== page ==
Monthly Report 2020 Election Analysis

An Energized Electorate, No Tectonic Shifts

By Patrick Sprinkle

The 2020 presidential election, with the highest turnout (67%) since the 1900 Election, revealed a deeply divided electorate. By the time all the votes are counted, both President Donald J. Trump and Vice President Joe Biden will surpass Barack Obama’s 2008 total for most votes ever received by a presidential candidate. This reveals an energized and invigorated electorate engaged in the democratic process. And it reveals the collective success of our election bureaucracy during a global pandemic, using vote-by-mail and early voting.

The aim of this piece is to explore exit polls along the lines of gender, race, residence, and the interaction of education and race. While there were no major shifts in the electorate, small changes, especially among the suburban voters, proved critical to elevating Joe Biden to a national popular vote victory. The chief source here is the exit poll compiled by the National Election Pool, supported by a consortium of major news organizations with a sample size of 15,590. It should be noted that exit polls are an imperfect measure. This note should be amplified given the high number of voters who participated by mail. Yet, Edison Research has altered its methodology to try and account for and represent mail-in and early voters who were missed on election day.

     Gender. While many political pundits expected a much larger gender gap compared to the 2016 election this does not appear to be the case. Joe Biden was able to improve over Hillary Clinton’s percentage amongst women by 2 points (54% for Clinton to 56% for Biden) and with men by 7 points (41% to 48%). The gender gap as measured by the support for the Democratic candidate narrowed by 5 points.

      Race.  One result that confounded the Biden campaign was that President Trump was able to increase his support among Black (8% to 12%) and Latinx voters (29% to 32%), while only losing 1% off of his 2016 totals amongst white voters (58% to 57%). It is essential to note that Latinx voters in the exit poll are not broken down by their ancestral nation. So Mexican-Americans likely have different voter preferences than Venezuelan-Americans and Cuban-Americans.  For example, in South Florida President Trump narrowed the gap among Latinix voters in Miami-Dade County by 23 points compared to 2016 based largely on his strength with Cuban-Americans. Trump had a strong early outreach to the sub-group with anti-socialist rhetoric. This was not unique to Cuban-Americans as Trump was also able to perform stronger in Vietnamese-American communities in California with a similar approach.

The major shift was that Biden was able to secure a greater percentage of white voters than Hillary Clinton (37% to 42%) and these voters, it seems, either did not vote in 2016 or supported a third-party candidate.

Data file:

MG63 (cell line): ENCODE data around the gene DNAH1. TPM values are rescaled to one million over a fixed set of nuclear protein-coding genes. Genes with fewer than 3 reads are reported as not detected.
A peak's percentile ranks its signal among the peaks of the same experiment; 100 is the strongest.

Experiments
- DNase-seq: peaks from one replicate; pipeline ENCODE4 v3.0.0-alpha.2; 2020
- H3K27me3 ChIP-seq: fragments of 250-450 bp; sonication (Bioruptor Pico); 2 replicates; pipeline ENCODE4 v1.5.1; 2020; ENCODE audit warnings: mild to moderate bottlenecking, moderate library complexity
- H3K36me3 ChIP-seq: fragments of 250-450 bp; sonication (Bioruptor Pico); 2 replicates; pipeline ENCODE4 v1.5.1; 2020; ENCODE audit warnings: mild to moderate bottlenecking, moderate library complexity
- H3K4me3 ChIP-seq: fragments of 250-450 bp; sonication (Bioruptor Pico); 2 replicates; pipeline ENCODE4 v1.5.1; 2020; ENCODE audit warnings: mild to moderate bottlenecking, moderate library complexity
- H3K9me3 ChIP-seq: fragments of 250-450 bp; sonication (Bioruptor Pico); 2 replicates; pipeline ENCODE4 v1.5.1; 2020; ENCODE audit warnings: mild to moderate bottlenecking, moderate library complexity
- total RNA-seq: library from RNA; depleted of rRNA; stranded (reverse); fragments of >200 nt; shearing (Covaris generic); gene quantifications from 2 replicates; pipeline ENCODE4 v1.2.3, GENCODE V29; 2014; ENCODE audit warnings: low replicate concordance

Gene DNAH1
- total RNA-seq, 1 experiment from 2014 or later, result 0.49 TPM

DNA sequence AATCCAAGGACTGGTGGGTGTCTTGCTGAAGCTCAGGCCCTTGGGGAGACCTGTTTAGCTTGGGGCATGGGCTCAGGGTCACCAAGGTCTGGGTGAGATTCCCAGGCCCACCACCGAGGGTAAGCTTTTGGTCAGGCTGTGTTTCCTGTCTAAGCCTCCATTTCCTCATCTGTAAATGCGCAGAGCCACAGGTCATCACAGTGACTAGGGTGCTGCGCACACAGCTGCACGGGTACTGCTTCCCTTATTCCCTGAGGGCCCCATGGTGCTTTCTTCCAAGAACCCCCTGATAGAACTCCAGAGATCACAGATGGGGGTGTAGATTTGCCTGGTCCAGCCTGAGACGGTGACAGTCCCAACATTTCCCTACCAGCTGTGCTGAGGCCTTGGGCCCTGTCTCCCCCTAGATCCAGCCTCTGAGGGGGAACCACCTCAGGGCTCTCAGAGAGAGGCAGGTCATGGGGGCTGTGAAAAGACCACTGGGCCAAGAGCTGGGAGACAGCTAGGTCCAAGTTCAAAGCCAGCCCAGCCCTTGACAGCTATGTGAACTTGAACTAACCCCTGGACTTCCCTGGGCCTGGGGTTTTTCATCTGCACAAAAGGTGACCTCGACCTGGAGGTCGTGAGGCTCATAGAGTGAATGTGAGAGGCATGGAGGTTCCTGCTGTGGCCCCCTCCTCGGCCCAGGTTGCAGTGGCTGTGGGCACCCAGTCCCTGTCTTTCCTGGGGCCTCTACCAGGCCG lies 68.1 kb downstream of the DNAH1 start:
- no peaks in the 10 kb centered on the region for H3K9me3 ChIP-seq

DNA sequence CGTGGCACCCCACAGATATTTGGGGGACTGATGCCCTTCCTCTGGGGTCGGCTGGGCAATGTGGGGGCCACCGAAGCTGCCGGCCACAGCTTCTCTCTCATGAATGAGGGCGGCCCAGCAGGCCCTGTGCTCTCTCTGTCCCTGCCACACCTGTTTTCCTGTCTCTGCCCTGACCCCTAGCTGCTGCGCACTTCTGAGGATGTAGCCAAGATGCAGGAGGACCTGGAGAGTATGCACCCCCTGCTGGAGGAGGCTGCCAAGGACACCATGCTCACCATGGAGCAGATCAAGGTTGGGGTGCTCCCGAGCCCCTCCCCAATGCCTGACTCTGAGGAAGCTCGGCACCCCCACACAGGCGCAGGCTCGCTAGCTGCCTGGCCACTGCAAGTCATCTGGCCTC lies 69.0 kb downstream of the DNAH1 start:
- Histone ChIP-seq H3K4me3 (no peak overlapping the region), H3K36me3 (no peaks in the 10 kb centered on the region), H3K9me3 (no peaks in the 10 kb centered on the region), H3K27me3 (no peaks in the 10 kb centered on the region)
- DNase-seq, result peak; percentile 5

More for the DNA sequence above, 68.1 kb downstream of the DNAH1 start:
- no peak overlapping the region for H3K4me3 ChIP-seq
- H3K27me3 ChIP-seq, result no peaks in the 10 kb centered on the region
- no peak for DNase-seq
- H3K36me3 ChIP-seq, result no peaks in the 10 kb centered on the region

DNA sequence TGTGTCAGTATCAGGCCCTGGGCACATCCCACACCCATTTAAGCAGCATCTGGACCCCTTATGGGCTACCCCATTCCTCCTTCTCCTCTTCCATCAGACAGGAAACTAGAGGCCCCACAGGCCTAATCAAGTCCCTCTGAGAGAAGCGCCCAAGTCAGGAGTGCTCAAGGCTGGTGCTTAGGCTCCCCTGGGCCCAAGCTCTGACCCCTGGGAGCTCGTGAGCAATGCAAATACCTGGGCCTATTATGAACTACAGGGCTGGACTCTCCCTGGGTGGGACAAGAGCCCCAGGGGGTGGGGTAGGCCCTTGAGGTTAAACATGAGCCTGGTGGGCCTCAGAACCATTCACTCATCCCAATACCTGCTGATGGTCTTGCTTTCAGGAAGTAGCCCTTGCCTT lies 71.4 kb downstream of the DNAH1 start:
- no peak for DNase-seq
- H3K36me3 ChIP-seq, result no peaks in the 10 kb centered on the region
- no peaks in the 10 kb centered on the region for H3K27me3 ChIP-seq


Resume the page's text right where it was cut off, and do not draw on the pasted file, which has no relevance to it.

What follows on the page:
Residence. This, in the final analysis, may be the most salient factor in understanding American politics. A great deal of ink will continue to be poured into the metro-rural divide in the United States. While Joe Biden was able to make inroads with rural voters over the Democratic nominee last time (34% to 45%), he was also able to increase his margin in urban areas with over 50,000 people, (59% to 60%). This massive division between metro and rural voters will be critical to understanding the temperament and mood of the electorate.

While these changes are along the margin and do not weigh as heavily on the national vote total, it was in the suburbs where Biden’s message was able to flip the most voters. A slim majority (51%) of voter across the country identify as living in the suburbs. Vice President Biden was able to win them more so than Hillary (45% to 51%). These margins will prove critical in the suburbs of Atlanta, Milwaukee, and Philadelphia, in the critical swing states of Georgia, Wisconsin, and Philadelphia as the votes are fully counted and the elections are officially certified.

     Education and Race. Marginal changes in the electorate can flip a state and this is so evident in terms of race and education. Joe Biden tied President Trump at 49% each with whites with a college degree while he closed the margin with whites without a college degree, 28% for Clinton in 2016, 35% for Biden this time. Trump’s support amongst white college grads stayed the same for both of his elections, while Joe Biden increased on Hillary’s 2016 margin by 4%. This points to a trend previously considered: voters who did not participate or voted for a third-party candidate in 2016 moved towards the Vice President this time. This was confirmed in the national exit poll; Joe Biden won 62% of 2016’s third-party voters and 61% of 2016’s non-voters.

Simultaneously, the Democratic candidate shed nonwhite voters without a college degree compared to his 2016 predecessor (75% to 72%). Taken collectively, this explains how Joe Biden can lose voters as a percentage in Philadelphia compared to Hillary Clinton and still win the state overall.

Ultimately, elections are decided on the margins. Joe Biden’s national popular vote win can be attributed to improvements among suburban voters, voters who did not participate and those who cast third-party votes in 2016, and slight improvements among white voters, especially those with a college degree. In addition, Joe Biden was able to hold female voters and maintain the traditional gender gap between the parties and largely hold the vast majority of nonwhite voters while making increases with Asian voters.

Patrick Sprinkle is a high school American government and history teacher at the New York City Lab School for Collaborative Studies in Manhattan, New York.